Skip to product information
1 of 1


Untangling the Thread: Magical Development Workshop Series

Untangling the Thread: Magical Development Workshop Series

Regular price $10.00 USD
Regular price Sale price $10.00 USD
Sale Sold out
Shipping calculated at checkout.

The traditions we ground in are community stories. They carry truths, and also, they allow us to define ourselves within the context of community.

As human beings, this is incredibly important. We are creatures that crave a social system, small or large, in which we can define ourselves. This makes us strong.

But, what does that mean when it comes to ancestral work and magic?

Whose community do we belong to?

Where are our dead buried?

Where is that in proximity to us, and what does that mean?

The answer is, no one is entitled to define this for you. And yet, we are also asked to navigate the complex reality that we live in communities, and so impact on community must be considered when defining ourselves, and writing our story.

This workshop is designed to explore challenging important questions in working with one's ancestors, the land that is lived on, the land that was left behind, and what it means to define yourself as a practitioner in a modern context. This class blends animism with nuanced ancestral work. The principles brought up within the class are grounded in a belief that ancestral work can be a very important piece to unlocking a deeper magic. And it also acknowledges that for many people, working with ancestors is painful, confusing, and challenging.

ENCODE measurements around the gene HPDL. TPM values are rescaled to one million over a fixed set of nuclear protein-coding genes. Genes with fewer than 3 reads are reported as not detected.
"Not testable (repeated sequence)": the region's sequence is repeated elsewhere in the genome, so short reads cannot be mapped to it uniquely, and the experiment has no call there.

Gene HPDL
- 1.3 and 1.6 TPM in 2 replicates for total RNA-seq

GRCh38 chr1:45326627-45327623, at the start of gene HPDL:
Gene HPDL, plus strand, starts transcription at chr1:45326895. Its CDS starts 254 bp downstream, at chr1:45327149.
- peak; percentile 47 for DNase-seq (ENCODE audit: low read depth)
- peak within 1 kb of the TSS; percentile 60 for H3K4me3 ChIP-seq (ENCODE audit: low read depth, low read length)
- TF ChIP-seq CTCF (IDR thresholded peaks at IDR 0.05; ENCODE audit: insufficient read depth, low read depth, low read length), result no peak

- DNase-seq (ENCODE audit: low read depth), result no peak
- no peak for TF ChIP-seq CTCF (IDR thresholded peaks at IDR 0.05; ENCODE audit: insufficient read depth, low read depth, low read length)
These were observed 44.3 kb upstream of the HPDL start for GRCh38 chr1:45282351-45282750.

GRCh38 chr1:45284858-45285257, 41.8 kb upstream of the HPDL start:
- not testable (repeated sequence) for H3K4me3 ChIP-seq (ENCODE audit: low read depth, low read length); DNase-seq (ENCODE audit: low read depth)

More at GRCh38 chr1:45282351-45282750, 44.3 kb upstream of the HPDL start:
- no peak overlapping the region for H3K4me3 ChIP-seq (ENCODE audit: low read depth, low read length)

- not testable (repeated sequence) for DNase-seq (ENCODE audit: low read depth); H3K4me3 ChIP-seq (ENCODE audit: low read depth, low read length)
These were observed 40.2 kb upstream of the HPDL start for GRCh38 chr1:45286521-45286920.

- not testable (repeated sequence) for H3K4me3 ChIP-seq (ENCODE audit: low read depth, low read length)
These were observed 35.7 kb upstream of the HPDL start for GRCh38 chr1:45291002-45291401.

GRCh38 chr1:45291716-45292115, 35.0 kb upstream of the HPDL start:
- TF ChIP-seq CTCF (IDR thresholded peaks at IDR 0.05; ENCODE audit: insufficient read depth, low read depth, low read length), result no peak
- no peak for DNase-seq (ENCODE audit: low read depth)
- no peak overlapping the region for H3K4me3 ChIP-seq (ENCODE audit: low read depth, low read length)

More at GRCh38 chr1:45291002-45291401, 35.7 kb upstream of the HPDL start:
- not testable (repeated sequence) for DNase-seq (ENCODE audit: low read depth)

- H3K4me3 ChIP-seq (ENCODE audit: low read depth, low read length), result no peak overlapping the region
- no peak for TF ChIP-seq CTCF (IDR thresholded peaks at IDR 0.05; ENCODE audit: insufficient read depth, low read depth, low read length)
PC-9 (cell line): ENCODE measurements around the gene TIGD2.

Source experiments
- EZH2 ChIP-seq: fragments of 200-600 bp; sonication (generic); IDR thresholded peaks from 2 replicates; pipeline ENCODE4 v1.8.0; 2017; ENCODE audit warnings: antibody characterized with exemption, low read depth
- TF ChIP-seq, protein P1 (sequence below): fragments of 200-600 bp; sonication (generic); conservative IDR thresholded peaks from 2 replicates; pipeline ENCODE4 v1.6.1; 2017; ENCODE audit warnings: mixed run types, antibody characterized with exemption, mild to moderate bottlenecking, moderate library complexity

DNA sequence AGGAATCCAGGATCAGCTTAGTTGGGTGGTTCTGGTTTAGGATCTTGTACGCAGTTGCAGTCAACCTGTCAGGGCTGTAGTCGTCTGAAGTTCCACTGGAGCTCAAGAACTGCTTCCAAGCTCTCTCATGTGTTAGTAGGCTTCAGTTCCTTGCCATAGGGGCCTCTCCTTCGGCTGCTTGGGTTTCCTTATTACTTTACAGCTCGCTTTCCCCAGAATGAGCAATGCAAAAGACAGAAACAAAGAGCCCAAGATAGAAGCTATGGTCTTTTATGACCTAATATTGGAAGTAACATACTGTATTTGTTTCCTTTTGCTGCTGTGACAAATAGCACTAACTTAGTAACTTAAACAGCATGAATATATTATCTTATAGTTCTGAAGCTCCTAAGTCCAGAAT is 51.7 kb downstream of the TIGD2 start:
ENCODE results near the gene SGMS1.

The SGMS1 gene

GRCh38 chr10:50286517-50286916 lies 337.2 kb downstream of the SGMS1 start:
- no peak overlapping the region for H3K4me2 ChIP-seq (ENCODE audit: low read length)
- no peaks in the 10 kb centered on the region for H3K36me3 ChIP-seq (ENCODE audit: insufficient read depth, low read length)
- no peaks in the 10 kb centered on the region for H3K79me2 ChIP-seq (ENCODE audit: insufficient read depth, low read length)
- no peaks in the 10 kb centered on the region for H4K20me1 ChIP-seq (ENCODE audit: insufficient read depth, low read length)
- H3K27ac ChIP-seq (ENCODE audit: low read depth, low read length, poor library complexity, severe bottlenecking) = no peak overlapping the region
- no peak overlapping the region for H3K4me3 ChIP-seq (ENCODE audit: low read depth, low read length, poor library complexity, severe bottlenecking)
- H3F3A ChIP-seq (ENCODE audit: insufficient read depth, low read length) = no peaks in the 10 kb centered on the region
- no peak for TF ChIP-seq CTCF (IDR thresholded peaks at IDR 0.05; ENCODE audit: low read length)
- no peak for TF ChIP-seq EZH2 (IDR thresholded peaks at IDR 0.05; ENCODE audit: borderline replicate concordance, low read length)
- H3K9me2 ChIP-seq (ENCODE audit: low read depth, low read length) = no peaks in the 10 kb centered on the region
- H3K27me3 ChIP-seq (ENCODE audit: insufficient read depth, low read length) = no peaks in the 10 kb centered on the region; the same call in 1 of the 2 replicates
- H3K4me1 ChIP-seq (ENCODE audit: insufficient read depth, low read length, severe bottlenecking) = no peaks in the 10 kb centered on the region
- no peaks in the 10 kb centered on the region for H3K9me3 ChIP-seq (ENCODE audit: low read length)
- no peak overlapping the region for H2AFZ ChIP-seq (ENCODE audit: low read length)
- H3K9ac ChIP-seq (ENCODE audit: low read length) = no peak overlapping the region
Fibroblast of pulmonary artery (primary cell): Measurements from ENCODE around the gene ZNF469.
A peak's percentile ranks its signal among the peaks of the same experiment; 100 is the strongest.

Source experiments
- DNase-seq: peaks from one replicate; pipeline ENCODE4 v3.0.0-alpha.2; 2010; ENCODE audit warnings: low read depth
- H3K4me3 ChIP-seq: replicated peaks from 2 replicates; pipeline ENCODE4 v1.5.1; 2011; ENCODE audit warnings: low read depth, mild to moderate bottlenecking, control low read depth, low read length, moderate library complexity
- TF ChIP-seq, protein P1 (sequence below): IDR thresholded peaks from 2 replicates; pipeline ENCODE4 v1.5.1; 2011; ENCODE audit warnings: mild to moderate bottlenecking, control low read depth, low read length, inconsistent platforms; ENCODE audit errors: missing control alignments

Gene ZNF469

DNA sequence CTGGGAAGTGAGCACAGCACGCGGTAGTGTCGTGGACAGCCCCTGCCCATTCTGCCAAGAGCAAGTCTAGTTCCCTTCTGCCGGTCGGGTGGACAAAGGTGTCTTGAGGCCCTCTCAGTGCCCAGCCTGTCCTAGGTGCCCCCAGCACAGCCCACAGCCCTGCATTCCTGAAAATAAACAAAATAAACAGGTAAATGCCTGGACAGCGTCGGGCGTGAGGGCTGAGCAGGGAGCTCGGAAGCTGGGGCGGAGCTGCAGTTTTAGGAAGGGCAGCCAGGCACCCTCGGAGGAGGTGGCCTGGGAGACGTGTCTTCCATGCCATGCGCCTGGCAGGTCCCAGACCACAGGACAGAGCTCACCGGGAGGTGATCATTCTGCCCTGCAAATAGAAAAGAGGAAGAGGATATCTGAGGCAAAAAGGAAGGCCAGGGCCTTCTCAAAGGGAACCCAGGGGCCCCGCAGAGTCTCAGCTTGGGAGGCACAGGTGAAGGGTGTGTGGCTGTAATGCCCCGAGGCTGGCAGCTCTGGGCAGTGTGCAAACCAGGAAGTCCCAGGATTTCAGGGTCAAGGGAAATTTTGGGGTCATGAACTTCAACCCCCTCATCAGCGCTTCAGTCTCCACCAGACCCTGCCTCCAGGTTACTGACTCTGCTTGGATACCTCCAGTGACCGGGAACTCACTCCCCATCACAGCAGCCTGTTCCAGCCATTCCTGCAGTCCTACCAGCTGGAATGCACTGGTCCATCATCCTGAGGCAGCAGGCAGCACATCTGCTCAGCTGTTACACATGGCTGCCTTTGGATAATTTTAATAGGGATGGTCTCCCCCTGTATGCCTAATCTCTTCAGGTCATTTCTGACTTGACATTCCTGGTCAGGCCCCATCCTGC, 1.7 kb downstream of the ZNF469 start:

This class also explores the ideas of land lived on, and land left. Taught by M. Karlsson, who has spent the last several years learning about their own magical and familial history, and how that relates to themselves as a practitioner, the class is approached from an American perspective. The teacher can only speak to their experience as the descendant of Northern European and Irish immigrants, and addresses the complicated layers of:

  • Privilege and classism in the magical community.
  • The need to understand intersectionality and racism when engaging in a magical practice that is grounded within community.
  • Respecting the land and culture of places one isn't born or raised in, even if those places house the bodies of ones dead.
  • Respecting the land and cultures one is raised in, so far as to question how the biases we are raised with block us and hurt others.
  • Respecting beliefs others have that are different than one's own.
  • Examining our own stories, and deciding which pieces are able to be rewritten, which cannot - including the stories of our ancestors which we may wish to forget.
  • Finding methods to connect to ancestral dead whose land we cannot directly access, and how that might shape one's practice. 

This workshop is not designed to write stories for its participants. It is intended to facilitate a space to discuss, ask questions, do weekly exercises so that students feel confident in writing their own stories, working with ancestral spirits, and examining their relationship to being an individual in a world of spirits.

This workshop is suitable for any level. Each class is $10, however no student will be turned away for lack of funds. Please contact us in the event you need your fee waived. Classes will be hosted on Zoom Thursdays at 6:30 pm EST. Each class will explore different topics, relating to a theme, which will be announced by email prior to the workshop.

Drop ins are welcome.

Upcoming Class Schedule:

Thursday Sept 22nd, 6:30 - 7:30 PM

Thursday Sept 29th, 6:30 - 7:30 PM

Thursday October 6th, 6:30 - 7:30 PM

Thursday October 20th, 6:30 - 7:30 PM


View full details

Customer Reviews

Be the first to write a review

all about candles

commonly asked questions

how should i treat my wick?

trim your wick 1/4" before burning, and always let your wax melt to the edge before extinguishing.

what makes needfire candles better?

all of our candles are 100% beeswax, sourced from small farms and apiaries throughout the united states

isn't soy eco friendly?

soy primarily comes from large factory farms and is one of the leading contributors to agricultural deforestation